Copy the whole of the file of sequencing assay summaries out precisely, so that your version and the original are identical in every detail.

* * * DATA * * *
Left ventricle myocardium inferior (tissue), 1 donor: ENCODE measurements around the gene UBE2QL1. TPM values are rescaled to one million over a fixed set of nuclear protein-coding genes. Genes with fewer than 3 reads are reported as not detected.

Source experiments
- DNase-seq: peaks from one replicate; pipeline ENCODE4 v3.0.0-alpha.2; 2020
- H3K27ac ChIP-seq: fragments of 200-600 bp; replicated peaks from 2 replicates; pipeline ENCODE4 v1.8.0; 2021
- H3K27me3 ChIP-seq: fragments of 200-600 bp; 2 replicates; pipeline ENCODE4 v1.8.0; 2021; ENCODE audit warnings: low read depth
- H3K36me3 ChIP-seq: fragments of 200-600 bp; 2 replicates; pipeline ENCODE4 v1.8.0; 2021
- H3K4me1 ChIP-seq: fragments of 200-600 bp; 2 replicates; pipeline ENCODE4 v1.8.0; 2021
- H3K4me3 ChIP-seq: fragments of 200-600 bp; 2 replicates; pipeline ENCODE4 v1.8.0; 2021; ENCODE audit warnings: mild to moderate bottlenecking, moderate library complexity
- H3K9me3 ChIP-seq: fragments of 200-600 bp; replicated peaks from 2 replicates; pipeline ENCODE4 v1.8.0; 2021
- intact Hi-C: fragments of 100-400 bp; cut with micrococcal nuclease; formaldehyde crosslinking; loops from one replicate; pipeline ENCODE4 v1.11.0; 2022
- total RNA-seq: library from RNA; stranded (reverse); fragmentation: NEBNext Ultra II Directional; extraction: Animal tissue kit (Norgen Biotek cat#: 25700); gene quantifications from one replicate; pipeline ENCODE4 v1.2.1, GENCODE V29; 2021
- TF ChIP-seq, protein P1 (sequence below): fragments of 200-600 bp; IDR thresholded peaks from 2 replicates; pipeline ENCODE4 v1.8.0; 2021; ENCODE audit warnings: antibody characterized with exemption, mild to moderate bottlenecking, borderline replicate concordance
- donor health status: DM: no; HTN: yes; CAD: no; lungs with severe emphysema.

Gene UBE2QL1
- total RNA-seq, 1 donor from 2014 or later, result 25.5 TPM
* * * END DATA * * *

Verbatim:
Left ventricle myocardium inferior (tissue), 1 donor: ENCODE measurements around the gene UBE2QL1. TPM values are rescaled to one million over a fixed set of nuclear protein-coding genes. Genes with fewer than 3 reads are reported as not detected.

Source experiments
- DNase-seq: peaks from one replicate; pipeline ENCODE4 v3.0.0-alpha.2; 2020
- H3K27ac ChIP-seq: fragments of 200-600 bp; replicated peaks from 2 replicates; pipeline ENCODE4 v1.8.0; 2021
- H3K27me3 ChIP-seq: fragments of 200-600 bp; 2 replicates; pipeline ENCODE4 v1.8.0; 2021; ENCODE audit warnings: low read depth
- H3K36me3 ChIP-seq: fragments of 200-600 bp; 2 replicates; pipeline ENCODE4 v1.8.0; 2021
- H3K4me1 ChIP-seq: fragments of 200-600 bp; 2 replicates; pipeline ENCODE4 v1.8.0; 2021
- H3K4me3 ChIP-seq: fragments of 200-600 bp; 2 replicates; pipeline ENCODE4 v1.8.0; 2021; ENCODE audit warnings: mild to moderate bottlenecking, moderate library complexity
- H3K9me3 ChIP-seq: fragments of 200-600 bp; replicated peaks from 2 replicates; pipeline ENCODE4 v1.8.0; 2021
- intact Hi-C: fragments of 100-400 bp; cut with micrococcal nuclease; formaldehyde crosslinking; loops from one replicate; pipeline ENCODE4 v1.11.0; 2022
- total RNA-seq: library from RNA; stranded (reverse); fragmentation: NEBNext Ultra II Directional; extraction: Animal tissue kit (Norgen Biotek cat#: 25700); gene quantifications from one replicate; pipeline ENCODE4 v1.2.1, GENCODE V29; 2021
- TF ChIP-seq, protein P1 (sequence below): fragments of 200-600 bp; IDR thresholded peaks from 2 replicates; pipeline ENCODE4 v1.8.0; 2021; ENCODE audit warnings: antibody characterized with exemption, mild to moderate bottlenecking, borderline replicate concordance
- donor health status: DM: no; HTN: yes; CAD: no; lungs with severe emphysema.

Gene UBE2QL1
- total RNA-seq, 1 donor from 2014 or later, result 25.5 TPM